Canada’s ambassador to China, Dominic Barton, spent three weeks in Washington in early April and negotiated with senior U.S. officials in the Biden administration to facilitate the release of two Canadians detained in China, according to a June 7 report in Canada’s Globe and Mail.
Three sources told the newspaper that Baudamin’s secret visit to Washington included discussions about a possible U.S. deferred prosecution deal for Huawei CFO Meng Wanzhou, which could lead to the return to freedom of Canadians Michael Kovrig and Michael Spavor, who are being held by the Chinese. The sources declined to discuss details of the negotiations on the deferred prosecution agreement due to the sensitive and confidential nature of the case. However, the sources insisted that the talks between U.S. and Canadian officials included a broader call for the United States to take stronger action to pressure the Chinese government to release the two Canadian citizens, who have been held for 910 days.
One source noted that Baudamin received a promise from senior U.S. officials to increase pressure on Beijing. During his stay in Washington, he reportedly met with officials from the U.S. National Security Council, Justice Department, State Department, Defense Department, Treasury Department and Commerce Department. Baudamin also reportedly held talks with Chinese Ambassador to the U.S. Cui Tiankai.
The report mentioned that in late 2020, the U.S. Justice Department and Huawei discussed a plea deal that would have allowed Meng to return to China, a move that could have led to the release of the two Canadians from China. But the negotiations appear to have stalled, and it is uncertain whether Baudamin will be able to resume them when he speaks with Biden administration officials in Washington in April.
A source described how Baudamin, who was sent to Washington at the behest of Prime Minister Trudeau rather than communicating through the Canadian ambassador to the United States, did not believe a deferred prosecution agreement could be reached. That is why Baudamin’s overall mission was to convince the Biden administration to use its influence and gain the support of other allies to convince Chinese leaders that Beijing’s hostage diplomacy would lead to a serious deterioration of China’s global image, the source added.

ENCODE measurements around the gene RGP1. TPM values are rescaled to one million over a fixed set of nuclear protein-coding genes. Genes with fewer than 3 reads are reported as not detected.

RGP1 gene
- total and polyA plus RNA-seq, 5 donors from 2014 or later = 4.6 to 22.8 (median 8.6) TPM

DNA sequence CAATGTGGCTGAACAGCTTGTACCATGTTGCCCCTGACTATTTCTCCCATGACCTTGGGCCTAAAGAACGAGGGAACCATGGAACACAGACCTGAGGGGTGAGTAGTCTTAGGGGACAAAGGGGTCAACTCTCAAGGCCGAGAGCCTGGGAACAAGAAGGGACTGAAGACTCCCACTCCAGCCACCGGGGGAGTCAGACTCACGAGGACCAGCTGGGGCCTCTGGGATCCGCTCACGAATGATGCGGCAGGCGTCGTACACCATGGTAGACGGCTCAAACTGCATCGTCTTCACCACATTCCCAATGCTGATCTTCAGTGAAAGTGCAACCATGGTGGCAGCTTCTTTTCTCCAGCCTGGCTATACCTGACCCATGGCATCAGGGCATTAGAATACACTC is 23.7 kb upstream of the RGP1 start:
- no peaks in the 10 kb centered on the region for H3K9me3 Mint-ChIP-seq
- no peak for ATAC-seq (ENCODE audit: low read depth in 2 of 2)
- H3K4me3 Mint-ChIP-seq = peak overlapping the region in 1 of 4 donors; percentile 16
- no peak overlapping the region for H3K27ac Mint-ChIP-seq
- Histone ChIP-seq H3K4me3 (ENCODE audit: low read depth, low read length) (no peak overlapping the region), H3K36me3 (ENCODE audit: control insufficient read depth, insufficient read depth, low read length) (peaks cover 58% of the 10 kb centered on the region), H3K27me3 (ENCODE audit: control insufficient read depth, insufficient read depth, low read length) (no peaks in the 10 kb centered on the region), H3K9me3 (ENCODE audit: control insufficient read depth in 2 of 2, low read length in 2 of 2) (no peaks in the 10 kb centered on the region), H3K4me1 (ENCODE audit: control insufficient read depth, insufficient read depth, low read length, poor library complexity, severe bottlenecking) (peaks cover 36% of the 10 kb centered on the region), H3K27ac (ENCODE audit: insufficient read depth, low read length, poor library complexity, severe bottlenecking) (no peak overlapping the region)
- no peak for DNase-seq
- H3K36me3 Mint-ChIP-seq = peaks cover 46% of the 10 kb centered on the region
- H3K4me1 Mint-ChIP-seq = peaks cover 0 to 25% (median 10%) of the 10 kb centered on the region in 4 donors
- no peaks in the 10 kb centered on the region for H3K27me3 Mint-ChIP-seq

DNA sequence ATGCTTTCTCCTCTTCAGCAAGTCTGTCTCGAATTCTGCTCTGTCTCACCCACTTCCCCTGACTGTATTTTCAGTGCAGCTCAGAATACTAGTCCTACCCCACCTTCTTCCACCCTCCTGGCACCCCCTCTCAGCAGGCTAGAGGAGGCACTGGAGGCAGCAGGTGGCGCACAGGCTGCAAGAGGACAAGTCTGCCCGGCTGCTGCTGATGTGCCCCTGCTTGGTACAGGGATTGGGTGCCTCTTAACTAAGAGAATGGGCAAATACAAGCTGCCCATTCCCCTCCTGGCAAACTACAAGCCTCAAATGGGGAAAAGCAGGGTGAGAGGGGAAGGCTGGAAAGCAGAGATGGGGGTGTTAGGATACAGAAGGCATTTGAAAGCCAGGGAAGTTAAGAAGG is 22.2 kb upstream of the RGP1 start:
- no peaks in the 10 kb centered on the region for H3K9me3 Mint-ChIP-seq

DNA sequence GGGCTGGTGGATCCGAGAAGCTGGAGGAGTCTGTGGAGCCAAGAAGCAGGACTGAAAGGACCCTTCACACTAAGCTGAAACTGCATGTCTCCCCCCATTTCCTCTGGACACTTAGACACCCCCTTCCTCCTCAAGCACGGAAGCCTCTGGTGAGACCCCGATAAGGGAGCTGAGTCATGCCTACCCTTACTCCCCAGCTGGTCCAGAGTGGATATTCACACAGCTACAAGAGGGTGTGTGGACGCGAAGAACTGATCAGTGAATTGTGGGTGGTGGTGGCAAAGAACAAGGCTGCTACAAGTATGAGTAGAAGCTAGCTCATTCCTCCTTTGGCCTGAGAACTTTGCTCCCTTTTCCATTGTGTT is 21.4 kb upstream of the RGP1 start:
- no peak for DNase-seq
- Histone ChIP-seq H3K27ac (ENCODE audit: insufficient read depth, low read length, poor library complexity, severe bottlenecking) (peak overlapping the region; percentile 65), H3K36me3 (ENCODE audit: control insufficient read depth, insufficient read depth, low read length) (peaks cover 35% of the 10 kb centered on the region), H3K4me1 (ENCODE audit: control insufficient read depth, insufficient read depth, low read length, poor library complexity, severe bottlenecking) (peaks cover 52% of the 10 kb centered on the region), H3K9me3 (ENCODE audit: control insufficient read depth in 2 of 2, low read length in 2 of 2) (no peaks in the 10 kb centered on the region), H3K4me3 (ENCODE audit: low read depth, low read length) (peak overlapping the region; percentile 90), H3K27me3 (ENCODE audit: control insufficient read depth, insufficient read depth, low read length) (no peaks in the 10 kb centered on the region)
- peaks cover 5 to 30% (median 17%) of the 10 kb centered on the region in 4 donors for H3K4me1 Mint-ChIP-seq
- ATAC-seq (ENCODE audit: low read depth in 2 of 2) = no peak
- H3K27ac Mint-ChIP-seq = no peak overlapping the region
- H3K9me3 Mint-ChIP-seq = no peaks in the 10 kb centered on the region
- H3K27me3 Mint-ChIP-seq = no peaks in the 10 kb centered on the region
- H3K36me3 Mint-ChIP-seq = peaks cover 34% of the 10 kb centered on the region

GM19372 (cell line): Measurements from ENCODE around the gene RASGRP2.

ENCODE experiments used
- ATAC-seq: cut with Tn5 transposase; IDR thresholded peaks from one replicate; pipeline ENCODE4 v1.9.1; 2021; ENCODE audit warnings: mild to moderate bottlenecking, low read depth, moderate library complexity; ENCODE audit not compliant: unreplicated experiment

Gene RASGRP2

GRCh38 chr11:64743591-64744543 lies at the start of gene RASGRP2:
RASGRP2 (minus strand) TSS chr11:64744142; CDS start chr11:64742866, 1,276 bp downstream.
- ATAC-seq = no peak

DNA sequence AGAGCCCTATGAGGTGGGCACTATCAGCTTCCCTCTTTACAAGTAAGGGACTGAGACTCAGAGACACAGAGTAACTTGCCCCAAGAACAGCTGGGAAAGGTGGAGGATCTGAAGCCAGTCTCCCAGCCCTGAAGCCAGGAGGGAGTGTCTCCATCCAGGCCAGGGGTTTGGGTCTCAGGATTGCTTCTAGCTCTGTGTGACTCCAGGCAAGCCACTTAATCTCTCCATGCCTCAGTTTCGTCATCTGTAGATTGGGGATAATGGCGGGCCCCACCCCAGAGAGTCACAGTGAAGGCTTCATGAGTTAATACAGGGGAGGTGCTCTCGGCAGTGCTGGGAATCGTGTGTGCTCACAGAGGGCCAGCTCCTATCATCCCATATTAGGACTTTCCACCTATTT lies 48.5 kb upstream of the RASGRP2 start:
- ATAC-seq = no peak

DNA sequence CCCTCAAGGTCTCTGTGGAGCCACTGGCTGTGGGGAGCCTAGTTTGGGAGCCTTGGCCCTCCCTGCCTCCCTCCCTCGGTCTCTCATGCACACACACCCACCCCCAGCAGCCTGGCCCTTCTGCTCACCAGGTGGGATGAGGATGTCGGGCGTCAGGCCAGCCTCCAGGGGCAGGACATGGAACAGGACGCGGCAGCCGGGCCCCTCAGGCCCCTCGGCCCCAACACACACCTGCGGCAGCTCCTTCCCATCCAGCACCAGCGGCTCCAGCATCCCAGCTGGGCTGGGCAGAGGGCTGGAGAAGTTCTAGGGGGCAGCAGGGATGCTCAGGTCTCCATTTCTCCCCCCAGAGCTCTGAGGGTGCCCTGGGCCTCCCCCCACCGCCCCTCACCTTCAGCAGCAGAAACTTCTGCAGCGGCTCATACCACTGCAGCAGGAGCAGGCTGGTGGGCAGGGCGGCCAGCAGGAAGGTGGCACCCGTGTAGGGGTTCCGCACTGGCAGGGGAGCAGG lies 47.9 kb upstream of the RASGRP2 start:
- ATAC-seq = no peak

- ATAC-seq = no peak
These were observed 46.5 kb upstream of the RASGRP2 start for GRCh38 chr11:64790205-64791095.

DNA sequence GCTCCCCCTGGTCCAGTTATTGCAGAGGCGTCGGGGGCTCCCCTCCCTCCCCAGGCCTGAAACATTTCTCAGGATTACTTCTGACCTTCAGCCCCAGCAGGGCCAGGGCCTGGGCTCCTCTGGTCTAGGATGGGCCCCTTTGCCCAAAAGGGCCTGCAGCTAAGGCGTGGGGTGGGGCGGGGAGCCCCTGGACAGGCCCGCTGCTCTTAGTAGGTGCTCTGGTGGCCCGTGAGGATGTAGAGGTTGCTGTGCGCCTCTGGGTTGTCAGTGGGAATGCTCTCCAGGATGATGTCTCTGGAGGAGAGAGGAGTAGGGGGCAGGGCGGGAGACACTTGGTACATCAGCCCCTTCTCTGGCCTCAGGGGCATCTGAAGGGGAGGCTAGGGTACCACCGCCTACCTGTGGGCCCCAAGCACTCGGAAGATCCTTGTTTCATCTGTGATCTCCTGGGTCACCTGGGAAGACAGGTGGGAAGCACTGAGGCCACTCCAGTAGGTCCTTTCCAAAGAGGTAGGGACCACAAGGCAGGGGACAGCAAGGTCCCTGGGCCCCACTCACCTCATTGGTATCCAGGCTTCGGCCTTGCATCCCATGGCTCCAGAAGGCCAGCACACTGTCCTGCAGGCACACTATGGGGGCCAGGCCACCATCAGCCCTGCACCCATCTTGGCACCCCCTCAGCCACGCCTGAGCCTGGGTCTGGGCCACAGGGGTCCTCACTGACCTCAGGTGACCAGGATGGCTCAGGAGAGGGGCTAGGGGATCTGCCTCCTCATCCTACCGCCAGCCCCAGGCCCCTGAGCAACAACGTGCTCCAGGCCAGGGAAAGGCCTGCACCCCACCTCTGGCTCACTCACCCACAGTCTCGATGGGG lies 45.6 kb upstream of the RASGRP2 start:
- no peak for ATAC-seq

When the U.S. and Canadian leaders met last February, Biden pledged to participate in facilitating the release of the two Canadians mentioned above. Let me reiterate our support for securing the release of Spavor and Kang Mingkai, the two Canadians detained in China,” Biden said at the time. Human beings are not bargaining chips. You know, we’ll work together until we get them back safely.” The report said Baudamin was recalled to Ottawa in late March for talks with Trudeau and senior government officials. Earlier, Canada joined the United States, Britain and the European Union in calling for sanctions against Chinese officials over human rights issues in Xinjiang.
Canadian officials told the newspaper at the time that Baodamin had been recalled from Beijing to attend a key strategy meeting on sensitive issues with China; they declined to discuss further details. Canadian officials said in March that they thought it was likely the U.S. Justice Department would negotiate a deferred prosecution agreement with Huawei that would allow Meng to return home while the company pays a hefty fine. Any agreement would require Meng to admit his wrongdoing. A U.S. federal court in the Eastern District of New York would have to approve such a deal.
The U.S. Department of Justice has the authority to withdraw the extradition request and arrest warrant. Even if Meng is allowed to return as part of the U.S. deal, experts on China say the two Canadians are unlikely to be released immediately. A more likely scenario is that China will wait at least two months before deporting them, possibly after a Chinese court rules on espionage charges.